Charlie Sheen and ‘the Scoop’

In the last century in the U.S., an incredible scandal took place: It became known that famous basketball player Magic Johnson was HIV-positive. Anyone not living under a rock was talking about it. This happened at exactly the right moment: The U.S. government, as it happened, was seriously concerned about the problem of AIDS — and there was a gift to both liberals and conservatives in one. One side was able to discuss the moral degeneration of modern society, while the other could point out the social aspects of the problem and call on society to show tolerance, and to help both friends and strangers who were in need.

Although it was done in jest, the animated U.S. television series “South Park” pointed out that now, in the 21st century, having AIDS is no longer in style, while instead a new illness has come into fashion: cancer. In the show, Magic Johnson appears and is approached by two young boys who have been diagnosed with HIV. They have come to find out how he manages to live so long and in relative comfort despite having contracted the disease. It is revealed that those infected with HIV achieve positive results from large amounts of money …

However, the “class” aspect of South Park’s moral takeaway is less interesting than the issue of “style” when it comes to modern society’s reaction to certain viruses. Meanwhile, Ebola fell out of fashion literally within days of the last suspected cases being released from the hospital.

At the moment, the position of “most important virus” remains empty — why not return to the tried and tested illnesses? However, this isn’t exactly what we’re talking about. Instead, the curiosity lies in the following question: How do journalists react when it becomes known that some movie star is HIV-positive, if the discussion is not exclusively about the news itself?

For example, when Irving Kristol, the godfather of U.S. neoconservatism (remember, neoconservatism is not just about aggressive foreign relations!), wrote about Magic Johnson, he stated: “Why is Magic Johnson regarded by our media as some kind of moral hero, even a role model for the young? Mr. Johnson, a basketball player of extraordinary talent, has tested HIV positive, as a result — he tells us — of having been sexually promiscuous with more than 200 women. One or some of these women were infected with the HIV virus. As a result, a brilliant career has been cut short, as has a life. It is a sad story, to which compassion and pity are appropriate responses. But it is also a sordid story of a man defeated by his unruly sexual appetite. So why are we being asked to see him as an innocent victim, courageously coping with adversity?”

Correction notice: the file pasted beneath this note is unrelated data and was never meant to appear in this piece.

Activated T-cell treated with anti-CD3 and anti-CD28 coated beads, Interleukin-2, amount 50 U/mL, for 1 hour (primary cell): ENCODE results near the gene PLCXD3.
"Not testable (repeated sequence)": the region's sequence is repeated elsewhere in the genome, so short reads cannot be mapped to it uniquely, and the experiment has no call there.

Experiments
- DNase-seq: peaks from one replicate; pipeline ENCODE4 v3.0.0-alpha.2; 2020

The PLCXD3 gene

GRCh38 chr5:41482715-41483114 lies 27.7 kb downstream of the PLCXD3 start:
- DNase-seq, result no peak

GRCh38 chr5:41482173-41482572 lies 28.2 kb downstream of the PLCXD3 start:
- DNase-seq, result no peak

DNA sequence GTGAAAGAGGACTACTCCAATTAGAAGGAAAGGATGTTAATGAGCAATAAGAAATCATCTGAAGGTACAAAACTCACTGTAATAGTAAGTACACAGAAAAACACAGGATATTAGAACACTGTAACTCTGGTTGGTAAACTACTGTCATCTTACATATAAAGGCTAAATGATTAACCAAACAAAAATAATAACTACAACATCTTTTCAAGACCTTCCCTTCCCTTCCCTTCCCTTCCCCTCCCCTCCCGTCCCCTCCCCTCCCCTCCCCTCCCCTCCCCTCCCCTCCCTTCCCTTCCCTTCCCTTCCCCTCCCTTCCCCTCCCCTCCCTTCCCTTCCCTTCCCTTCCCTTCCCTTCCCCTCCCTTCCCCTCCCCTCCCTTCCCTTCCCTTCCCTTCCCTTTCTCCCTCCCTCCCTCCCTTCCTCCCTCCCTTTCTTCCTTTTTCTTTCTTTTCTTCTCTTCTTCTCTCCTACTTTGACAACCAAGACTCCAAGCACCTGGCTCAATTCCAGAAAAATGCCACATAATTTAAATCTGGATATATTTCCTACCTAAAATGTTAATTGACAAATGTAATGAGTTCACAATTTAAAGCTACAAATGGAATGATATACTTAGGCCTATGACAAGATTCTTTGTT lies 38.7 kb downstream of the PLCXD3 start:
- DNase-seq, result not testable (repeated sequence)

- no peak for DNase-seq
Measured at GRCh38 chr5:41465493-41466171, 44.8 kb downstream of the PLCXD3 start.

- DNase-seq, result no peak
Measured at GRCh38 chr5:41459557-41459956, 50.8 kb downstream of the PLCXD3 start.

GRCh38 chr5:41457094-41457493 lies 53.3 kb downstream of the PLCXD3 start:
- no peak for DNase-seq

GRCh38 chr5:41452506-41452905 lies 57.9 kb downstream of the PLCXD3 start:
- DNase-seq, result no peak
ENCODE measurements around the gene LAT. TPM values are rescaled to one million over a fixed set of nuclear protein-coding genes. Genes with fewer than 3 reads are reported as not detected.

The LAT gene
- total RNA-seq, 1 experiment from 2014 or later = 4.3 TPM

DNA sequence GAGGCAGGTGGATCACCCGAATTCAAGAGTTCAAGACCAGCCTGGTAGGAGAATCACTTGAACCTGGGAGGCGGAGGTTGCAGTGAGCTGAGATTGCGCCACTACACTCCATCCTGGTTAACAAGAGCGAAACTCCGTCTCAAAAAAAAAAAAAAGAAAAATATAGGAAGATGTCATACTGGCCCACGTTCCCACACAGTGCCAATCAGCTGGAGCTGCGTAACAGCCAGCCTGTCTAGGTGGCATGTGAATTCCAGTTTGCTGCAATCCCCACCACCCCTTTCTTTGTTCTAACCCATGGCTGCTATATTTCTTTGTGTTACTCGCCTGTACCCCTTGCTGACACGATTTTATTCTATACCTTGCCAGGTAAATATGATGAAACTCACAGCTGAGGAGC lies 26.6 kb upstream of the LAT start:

At the end of the piece, Kristol, who has been vilified (as should be expected of an ideologically biased publicist) by all liberals, concludes that: “The victims of AIDS are, in truth, the victims of the liberal-progressive ideology.”

Tell me — is this not perhaps the correct turn?

However, this approach is actually exactly the kind of calculated and indeed predictable trick that is always activated in such situations — blaming everything on the political right or left.

Seriously, let’s talk about how the top news agencies have been writing over the past few days about the news that actor Charlie Sheen, everyone’s best friend, admitted to having been HIV-positive for the last four years.

Charlie Sheen is a far cry from Magic Johnson. According to social media, he had not 200, but 5,000 sexual partners. Sheen himself was more than once implicated in scandals related to his narcotic and alcohol addictions. If the late Kristol condemned Johnson as a man who was taken down by his own vices, what would he have to say about Sheen?

As Kristol mentioned, almost everyone was sorry for Magic Johnson’s grief; with this in mind, it is curious to note the reaction of many domestic users to Charlie Sheen’s news. The fact is that Sheen had, at some point, been cast by society as an ironic figure. His image as a “fallen star” had given rise to an enormous number of jokes across any and every topic. Perhaps, Sheen was tired of this; his revelation should at least have softened his image somewhat.

It’s possible that he even waited expectantly for sympathy.

Instead of this, he received another batch of cruel jokes at his expense. The special breed of “getting the scoop” — an exclusive, juicy news story — that was generated as a result of his revelation was indeed rather strange. Needless to say, there is something rather vicious about a world in which this kind of revelation becomes big news, and is heaped with a cascade of twisted jokes.

However, his revelation forced us again to think about this decidedly important problem. It’s enough to simply talk about it as a real problem, rather than something that is “in fashion” in the style of South Park. What’s more, the more important a problem is, the less people will argue about it. On the Moscow metro, for example, public announcements dedicated to AIDS awareness have appeared again.

In this way, maybe repeating the news of a star’s illness — especially when the revelation was made with the goal of it becoming big news — can help to return problems to the spotlight, even after it has been more than 10 years since their onset. However, in the case of Charlie Sheen, neither liberal nor conservative ideology was to blame. Perhaps the guilty party was simply Charlie Sheen himself?

Irving Kristol, of course, would say “yes.” However, at this point, the question serves no purpose. We must simply sympathize with Charlie Sheen and wish him good health.

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